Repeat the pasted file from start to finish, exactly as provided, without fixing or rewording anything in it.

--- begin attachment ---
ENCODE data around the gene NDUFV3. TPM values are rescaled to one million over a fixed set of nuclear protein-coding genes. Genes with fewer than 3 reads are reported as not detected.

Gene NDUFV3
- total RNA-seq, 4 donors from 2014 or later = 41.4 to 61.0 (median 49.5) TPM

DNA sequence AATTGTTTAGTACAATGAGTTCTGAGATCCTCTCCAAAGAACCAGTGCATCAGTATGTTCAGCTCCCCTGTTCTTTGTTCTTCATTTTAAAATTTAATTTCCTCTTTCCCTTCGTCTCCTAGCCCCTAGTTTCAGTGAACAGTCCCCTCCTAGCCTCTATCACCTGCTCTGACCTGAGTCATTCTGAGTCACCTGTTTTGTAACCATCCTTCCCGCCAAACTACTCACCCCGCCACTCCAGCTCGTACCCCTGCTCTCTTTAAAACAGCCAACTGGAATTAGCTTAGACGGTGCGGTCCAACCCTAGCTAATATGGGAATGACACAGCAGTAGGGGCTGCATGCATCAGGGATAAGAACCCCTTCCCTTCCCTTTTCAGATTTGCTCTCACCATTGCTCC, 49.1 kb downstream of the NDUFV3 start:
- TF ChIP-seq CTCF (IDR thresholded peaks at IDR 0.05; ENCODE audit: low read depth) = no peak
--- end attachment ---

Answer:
ENCODE data around the gene NDUFV3. TPM values are rescaled to one million over a fixed set of nuclear protein-coding genes. Genes with fewer than 3 reads are reported as not detected.

Gene NDUFV3
- total RNA-seq, 4 donors from 2014 or later = 41.4 to 61.0 (median 49.5) TPM

DNA sequence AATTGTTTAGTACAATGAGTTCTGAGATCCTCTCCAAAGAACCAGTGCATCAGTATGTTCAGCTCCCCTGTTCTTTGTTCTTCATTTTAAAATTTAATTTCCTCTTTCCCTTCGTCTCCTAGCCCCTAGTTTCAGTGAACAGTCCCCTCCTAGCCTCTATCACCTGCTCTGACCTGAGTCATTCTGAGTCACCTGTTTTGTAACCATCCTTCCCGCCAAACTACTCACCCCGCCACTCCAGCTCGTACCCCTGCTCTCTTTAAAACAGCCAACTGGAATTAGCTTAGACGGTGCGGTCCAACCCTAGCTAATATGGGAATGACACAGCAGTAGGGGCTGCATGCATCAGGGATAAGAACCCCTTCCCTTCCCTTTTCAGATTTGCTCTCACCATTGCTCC, 49.1 kb downstream of the NDUFV3 start:
- TF ChIP-seq CTCF (IDR thresholded peaks at IDR 0.05; ENCODE audit: low read depth) = no peak